“Love you. Really miss you. I have bad nightmares about tanks and bulldozers outside our house and you and me inside. Sometimes the adrenaline acts as an anaesthetic for weeks and then in the evening or at night it just hits me again – a little bit of the reality of the situation. I am really scared for the people here’..“When I come back from Palestine, I probably will have nightmares and constantly feel guilty for not being here, but I can channel that into more work. Coming here is one of the better things I’ve ever done. So when I sound crazy, or if the Israeli military should break with their racist tendency not to injure white people, please pin the reason squarely on the fact that I am in the midst of a genocide which I am also indirectly supporting, and for which my government is largely responsible. “I love you and Dad…”  Email to parents ~ 27.02.2003

Dr. Aisha Waheed

About the author

Dr. Aisha Waheed is a medical doctor, MA History from QMUL UK - a traveller, photographer and a dreamer who longs for a kind and tolerant world. She loves Urdu poetry.

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  1. Today is the 9th anniversary of Rachel Corrie’s death.May her soul rest in peace and in heaven.Amen 🙁

  2. People like Rachel Corrie are an inspiration for all humans on this earth. Her struggle will not go in vain, Insha Allah. May her soul rest in peace.

  3. She is not dead..she is alive in the hearts….welldone Aisha !

  4. Thank you for writing this.

  5. […] Source Share this:StumbleUponRedditTwitterLike this:LikeBe the first to like this post. […]

  6. Reading this again and again with constant flow of tears streaming down ……this could be anyone of us in near future…as the trends of latest geo political situations are predicting. The war mongers are all set to wage a war and this crazy genocide awaits us as well…..No i have not gone frantic or scared or gone crazy. I have seen it with my own eyes happening in Iraq, Afghanistan, in Northern areas of my own beloved homeland….why should i behave like a pigeon and close my eyes and think since its not happening to my by shuting the picture out, it wont happen to me…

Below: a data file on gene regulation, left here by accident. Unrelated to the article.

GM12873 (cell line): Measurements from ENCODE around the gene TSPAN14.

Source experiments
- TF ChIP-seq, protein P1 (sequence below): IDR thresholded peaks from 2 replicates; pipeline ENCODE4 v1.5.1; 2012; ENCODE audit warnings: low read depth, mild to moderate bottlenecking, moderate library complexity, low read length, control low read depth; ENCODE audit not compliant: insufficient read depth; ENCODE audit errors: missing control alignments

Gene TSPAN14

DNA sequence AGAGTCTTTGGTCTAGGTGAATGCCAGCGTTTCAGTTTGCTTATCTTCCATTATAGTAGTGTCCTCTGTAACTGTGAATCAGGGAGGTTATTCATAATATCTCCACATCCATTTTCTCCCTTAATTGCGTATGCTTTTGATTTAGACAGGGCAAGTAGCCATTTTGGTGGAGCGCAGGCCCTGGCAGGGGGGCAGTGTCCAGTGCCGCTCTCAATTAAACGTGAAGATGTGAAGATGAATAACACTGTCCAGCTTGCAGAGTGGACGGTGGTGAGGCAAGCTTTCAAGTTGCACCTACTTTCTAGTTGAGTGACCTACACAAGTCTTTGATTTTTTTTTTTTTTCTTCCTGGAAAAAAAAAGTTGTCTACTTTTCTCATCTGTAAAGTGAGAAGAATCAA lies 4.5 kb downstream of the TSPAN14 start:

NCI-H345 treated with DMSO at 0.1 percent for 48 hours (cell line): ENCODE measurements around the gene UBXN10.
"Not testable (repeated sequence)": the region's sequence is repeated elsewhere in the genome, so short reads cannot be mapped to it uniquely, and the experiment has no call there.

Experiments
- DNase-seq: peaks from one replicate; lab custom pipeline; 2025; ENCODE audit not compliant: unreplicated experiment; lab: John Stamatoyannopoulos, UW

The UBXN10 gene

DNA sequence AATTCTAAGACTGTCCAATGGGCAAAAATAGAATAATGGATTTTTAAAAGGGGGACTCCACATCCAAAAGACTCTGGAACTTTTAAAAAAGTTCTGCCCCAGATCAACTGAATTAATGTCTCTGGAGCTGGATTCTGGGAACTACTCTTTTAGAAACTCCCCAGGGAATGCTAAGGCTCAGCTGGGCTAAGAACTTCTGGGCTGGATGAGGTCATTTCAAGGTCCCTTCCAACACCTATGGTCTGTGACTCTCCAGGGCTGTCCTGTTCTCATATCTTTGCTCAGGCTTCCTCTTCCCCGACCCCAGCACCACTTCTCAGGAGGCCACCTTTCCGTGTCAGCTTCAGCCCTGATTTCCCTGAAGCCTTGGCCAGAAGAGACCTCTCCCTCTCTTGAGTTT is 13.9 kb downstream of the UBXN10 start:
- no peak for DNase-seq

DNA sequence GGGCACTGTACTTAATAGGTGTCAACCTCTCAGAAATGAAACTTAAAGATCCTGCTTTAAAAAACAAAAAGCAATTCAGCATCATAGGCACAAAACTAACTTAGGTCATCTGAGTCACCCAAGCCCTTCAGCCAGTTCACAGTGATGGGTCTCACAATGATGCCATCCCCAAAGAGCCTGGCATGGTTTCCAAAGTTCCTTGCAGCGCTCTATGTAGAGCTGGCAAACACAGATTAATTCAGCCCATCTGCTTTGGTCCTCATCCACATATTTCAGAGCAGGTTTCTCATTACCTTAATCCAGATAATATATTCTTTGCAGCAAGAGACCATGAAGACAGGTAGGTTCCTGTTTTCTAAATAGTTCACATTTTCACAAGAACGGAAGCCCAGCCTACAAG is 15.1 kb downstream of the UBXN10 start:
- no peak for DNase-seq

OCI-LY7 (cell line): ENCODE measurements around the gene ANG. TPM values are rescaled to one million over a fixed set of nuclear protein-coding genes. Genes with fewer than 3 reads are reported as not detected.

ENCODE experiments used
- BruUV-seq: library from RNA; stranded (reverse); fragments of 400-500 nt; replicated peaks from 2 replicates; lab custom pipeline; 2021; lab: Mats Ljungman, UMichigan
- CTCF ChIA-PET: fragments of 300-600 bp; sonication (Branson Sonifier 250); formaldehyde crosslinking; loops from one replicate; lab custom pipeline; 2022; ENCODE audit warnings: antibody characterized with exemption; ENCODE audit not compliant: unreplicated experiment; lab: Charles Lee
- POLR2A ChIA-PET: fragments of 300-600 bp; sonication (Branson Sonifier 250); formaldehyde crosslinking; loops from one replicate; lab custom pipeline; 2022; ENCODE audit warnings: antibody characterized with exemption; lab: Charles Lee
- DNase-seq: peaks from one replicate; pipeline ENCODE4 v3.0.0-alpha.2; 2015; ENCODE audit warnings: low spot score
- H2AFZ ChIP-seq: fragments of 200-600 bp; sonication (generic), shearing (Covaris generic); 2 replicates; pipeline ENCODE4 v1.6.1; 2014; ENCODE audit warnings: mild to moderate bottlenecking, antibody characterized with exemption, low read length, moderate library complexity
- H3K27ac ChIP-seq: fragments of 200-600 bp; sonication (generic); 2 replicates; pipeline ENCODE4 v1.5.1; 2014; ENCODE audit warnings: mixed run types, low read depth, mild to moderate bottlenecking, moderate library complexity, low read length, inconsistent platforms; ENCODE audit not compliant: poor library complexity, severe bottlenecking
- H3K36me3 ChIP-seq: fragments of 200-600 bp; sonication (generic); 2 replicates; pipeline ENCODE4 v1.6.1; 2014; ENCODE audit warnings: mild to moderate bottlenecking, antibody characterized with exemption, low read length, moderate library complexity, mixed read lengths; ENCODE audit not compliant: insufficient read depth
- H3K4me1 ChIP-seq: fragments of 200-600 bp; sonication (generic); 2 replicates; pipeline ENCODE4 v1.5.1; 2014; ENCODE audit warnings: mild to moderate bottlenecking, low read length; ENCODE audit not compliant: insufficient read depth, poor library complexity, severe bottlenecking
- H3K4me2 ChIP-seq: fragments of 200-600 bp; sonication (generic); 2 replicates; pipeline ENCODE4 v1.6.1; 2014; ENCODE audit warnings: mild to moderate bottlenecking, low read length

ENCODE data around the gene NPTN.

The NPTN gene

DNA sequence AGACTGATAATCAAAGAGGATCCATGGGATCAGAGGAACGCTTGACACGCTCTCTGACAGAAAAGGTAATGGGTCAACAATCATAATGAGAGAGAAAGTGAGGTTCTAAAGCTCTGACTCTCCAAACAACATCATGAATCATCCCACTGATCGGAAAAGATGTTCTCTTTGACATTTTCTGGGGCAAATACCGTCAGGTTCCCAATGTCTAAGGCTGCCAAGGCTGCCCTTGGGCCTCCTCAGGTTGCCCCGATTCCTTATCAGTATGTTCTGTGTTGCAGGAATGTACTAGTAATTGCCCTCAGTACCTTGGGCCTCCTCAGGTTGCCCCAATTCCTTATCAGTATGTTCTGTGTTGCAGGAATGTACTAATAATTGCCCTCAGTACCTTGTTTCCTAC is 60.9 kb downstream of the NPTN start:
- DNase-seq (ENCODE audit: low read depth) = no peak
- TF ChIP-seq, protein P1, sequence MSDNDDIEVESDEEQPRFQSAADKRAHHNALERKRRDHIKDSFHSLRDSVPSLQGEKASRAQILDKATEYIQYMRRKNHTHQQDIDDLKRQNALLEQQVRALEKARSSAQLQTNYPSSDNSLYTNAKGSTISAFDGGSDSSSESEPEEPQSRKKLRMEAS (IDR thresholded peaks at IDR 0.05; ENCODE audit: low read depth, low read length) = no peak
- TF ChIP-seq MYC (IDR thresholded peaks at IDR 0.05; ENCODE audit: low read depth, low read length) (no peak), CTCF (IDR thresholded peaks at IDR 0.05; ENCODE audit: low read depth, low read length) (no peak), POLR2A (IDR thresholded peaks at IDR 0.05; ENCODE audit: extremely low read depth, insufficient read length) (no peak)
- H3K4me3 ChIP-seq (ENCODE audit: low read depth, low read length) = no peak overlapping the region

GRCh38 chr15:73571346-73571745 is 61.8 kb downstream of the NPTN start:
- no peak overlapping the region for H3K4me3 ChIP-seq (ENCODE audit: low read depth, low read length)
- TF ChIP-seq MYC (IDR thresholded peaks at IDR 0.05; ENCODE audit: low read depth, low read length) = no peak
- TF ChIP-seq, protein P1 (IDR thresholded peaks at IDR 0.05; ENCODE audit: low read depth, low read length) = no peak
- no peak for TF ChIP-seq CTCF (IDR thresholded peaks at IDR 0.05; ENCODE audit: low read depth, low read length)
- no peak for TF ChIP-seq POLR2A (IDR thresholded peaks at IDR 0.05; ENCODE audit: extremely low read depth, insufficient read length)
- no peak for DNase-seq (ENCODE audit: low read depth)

Oh Allah swt, do open our eyes….literally and in sense of insight…let us all see what awaits if we keep our mouth shut and let those evil doer and barbarians to rape the humanity the way they have been doing it in Palestine since ever…to me it seems like that.
    Bravo Rachel ….Darling May your mission to save humanity help us keep the wick of hope alive! May we be able to keep the flame burning and stand by you. May your soul rest in peace!
    Thank you Aisha for yet another beautiful write up! May your words reach far and wide and may our hurt and pain be felt by each and everyone and may we be the guarding wall for our brothers and sisters…even if not as Muslims…but also as fellow Humans, the children of Adam and Eve….

  7. very beautifully written and it made me cry all the way 🙁

  8. Please write an article about Palestine

  9. Greetings,

    Thank you very much for this.

    Such a powerful account of someone who actually acted on behalf of others, with no common factor (e.g., faith, ethnicity, skin color, language, social background, etc.) other than that of being a fellow human being.

    All good wishes,


  10. ~ Jachtay nahin bakshay huey firdaus nazar main,
    Aye pakar–gul koshishay paiham ki jaza dekh.

    Thankyou for opening another page of humanity and bravery!

  11. May her soul rest in peace, Ameen.
    Humanity needs such brave humans for
    survival. Hell 2 Israhell.

  12. Dear Dr. Aisha Aijaz,

    I believe I’ve seen such depth from you before — perhaps concerning Dr. Aafia Siddiqui — or maybe on a
    human rights list?

    I have been following Rachel Corrie’s amazing legacy for a longtime — including a conference featuring her
    parents and leaders in the Solidarity movement…

    YET, this is the most heart-wrenching piece I’ve yet seen. I really appreciate the way you bring such love and courage into the arena of the humanity of us all and with such authenticity and skill.

    Thank You So Much,


  13. Why is it that this is the first time I’ve heard of this incredible story of courage and empathy. I follow the news everyday. A story like this should be a water shed moment. I’m not a religious person but if there is a heaven it will be filled animals children and just a handful of adults. People like myself who remain living in relative comfort while being aware of the brutish nature of people in power have alot to think about.